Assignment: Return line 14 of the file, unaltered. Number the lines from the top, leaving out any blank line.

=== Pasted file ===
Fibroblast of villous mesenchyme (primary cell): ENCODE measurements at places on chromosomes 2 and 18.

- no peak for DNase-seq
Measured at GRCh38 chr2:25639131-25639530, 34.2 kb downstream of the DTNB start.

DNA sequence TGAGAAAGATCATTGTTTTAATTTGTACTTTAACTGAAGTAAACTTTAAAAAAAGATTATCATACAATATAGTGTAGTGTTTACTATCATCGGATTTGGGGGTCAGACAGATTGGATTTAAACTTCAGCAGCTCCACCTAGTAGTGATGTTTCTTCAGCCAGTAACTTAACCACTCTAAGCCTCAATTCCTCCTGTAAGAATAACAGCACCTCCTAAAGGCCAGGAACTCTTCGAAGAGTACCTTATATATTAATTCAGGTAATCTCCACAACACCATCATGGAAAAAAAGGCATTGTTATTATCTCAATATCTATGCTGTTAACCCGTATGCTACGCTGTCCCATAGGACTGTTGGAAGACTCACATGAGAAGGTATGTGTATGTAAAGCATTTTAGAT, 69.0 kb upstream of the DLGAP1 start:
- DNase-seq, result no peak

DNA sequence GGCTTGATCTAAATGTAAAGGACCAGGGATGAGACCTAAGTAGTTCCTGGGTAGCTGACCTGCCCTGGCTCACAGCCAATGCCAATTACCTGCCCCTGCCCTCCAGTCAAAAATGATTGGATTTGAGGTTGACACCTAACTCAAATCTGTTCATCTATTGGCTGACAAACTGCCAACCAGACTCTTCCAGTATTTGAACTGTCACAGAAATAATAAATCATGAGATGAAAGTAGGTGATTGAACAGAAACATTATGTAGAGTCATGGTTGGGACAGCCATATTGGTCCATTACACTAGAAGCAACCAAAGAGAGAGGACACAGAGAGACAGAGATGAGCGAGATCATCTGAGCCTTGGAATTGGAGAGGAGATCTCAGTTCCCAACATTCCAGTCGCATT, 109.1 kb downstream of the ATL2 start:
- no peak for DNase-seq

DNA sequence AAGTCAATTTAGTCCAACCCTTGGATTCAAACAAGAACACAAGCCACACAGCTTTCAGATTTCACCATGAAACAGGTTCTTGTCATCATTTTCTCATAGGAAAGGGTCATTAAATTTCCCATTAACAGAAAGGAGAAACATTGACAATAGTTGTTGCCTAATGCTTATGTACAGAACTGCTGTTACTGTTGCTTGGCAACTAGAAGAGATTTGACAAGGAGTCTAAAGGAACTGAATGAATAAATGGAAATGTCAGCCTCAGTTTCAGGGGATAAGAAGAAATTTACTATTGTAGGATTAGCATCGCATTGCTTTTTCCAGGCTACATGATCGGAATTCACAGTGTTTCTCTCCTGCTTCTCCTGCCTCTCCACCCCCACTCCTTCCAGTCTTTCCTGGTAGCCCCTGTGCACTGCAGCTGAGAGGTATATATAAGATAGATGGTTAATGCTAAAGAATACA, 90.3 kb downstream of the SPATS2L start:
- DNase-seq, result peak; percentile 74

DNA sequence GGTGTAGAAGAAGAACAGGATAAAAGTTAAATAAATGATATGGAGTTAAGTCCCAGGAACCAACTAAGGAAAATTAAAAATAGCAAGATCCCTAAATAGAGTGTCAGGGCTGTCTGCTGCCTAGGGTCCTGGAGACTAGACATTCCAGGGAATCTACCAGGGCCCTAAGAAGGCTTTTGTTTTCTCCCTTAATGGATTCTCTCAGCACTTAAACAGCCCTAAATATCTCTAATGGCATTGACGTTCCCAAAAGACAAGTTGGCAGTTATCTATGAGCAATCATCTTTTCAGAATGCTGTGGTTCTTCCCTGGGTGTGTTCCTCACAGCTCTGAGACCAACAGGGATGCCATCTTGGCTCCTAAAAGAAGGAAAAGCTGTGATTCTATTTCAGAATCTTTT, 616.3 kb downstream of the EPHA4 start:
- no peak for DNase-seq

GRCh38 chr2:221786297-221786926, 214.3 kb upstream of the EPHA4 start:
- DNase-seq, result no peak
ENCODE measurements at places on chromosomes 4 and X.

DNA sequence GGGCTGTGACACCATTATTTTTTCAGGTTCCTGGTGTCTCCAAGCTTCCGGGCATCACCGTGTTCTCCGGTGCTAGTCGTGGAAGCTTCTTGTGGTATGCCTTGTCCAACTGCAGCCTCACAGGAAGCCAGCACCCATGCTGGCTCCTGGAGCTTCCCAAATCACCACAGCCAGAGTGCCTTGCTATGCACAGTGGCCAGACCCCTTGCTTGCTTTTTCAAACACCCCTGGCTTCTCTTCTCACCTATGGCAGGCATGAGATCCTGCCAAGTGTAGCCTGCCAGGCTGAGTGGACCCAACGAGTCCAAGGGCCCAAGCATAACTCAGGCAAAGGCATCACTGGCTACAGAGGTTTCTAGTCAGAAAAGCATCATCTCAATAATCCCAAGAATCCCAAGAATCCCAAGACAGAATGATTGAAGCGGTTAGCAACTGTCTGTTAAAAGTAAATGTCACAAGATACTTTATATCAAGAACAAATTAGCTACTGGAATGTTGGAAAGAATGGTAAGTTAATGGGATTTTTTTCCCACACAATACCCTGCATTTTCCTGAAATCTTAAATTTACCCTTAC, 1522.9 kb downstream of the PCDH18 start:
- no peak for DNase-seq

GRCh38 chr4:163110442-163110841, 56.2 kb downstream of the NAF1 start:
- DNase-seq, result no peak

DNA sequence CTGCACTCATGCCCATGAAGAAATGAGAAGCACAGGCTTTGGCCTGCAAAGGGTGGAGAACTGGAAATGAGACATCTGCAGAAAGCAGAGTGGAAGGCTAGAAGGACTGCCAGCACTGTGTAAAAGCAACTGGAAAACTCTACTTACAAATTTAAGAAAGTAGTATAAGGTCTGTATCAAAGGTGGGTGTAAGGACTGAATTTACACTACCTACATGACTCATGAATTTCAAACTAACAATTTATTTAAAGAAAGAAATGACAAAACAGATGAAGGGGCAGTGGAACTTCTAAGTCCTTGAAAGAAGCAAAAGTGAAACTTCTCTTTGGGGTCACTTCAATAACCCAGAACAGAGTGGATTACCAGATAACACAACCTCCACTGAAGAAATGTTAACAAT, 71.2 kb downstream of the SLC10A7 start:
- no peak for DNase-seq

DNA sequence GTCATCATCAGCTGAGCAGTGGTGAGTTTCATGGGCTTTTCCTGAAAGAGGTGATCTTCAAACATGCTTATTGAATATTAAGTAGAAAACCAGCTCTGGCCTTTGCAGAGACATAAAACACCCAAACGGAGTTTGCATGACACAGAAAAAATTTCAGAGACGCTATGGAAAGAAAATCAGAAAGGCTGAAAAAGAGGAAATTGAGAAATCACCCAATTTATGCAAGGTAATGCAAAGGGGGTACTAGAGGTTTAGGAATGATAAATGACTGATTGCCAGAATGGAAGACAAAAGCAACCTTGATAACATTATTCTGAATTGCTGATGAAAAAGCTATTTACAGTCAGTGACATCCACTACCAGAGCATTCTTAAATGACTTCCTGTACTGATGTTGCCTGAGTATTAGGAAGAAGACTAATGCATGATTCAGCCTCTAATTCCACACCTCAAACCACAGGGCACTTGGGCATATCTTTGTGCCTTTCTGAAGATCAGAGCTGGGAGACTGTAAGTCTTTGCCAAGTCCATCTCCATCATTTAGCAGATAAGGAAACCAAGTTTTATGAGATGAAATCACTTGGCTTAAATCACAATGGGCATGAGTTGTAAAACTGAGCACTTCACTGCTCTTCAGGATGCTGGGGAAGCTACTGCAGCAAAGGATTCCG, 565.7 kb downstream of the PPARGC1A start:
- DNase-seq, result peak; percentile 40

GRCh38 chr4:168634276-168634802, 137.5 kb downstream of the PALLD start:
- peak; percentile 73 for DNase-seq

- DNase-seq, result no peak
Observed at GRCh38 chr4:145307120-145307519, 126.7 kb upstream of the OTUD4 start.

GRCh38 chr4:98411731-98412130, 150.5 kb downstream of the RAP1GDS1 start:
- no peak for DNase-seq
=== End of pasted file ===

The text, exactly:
ENCODE measurements at places on chromosomes 4 and X.